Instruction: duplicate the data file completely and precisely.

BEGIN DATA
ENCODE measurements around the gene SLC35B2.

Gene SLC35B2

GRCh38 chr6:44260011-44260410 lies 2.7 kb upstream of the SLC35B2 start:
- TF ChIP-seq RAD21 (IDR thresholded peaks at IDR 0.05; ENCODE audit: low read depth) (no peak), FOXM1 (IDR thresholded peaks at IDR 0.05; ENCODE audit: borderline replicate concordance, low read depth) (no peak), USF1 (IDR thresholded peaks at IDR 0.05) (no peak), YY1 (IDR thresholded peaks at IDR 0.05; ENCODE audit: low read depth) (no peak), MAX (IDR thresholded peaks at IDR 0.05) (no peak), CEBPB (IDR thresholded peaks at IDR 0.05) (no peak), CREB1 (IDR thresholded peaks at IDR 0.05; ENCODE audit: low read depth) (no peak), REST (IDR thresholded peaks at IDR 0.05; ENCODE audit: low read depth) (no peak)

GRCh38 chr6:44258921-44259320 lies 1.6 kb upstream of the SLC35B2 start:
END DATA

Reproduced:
ENCODE measurements around the gene SLC35B2.

Gene SLC35B2

GRCh38 chr6:44260011-44260410 lies 2.7 kb upstream of the SLC35B2 start:
- TF ChIP-seq RAD21 (IDR thresholded peaks at IDR 0.05; ENCODE audit: low read depth) (no peak), FOXM1 (IDR thresholded peaks at IDR 0.05; ENCODE audit: borderline replicate concordance, low read depth) (no peak), USF1 (IDR thresholded peaks at IDR 0.05) (no peak), YY1 (IDR thresholded peaks at IDR 0.05; ENCODE audit: low read depth) (no peak), MAX (IDR thresholded peaks at IDR 0.05) (no peak), CEBPB (IDR thresholded peaks at IDR 0.05) (no peak), CREB1 (IDR thresholded peaks at IDR 0.05; ENCODE audit: low read depth) (no peak), REST (IDR thresholded peaks at IDR 0.05; ENCODE audit: low read depth) (no peak)

GRCh38 chr6:44258921-44259320 lies 1.6 kb upstream of the SLC35B2 start: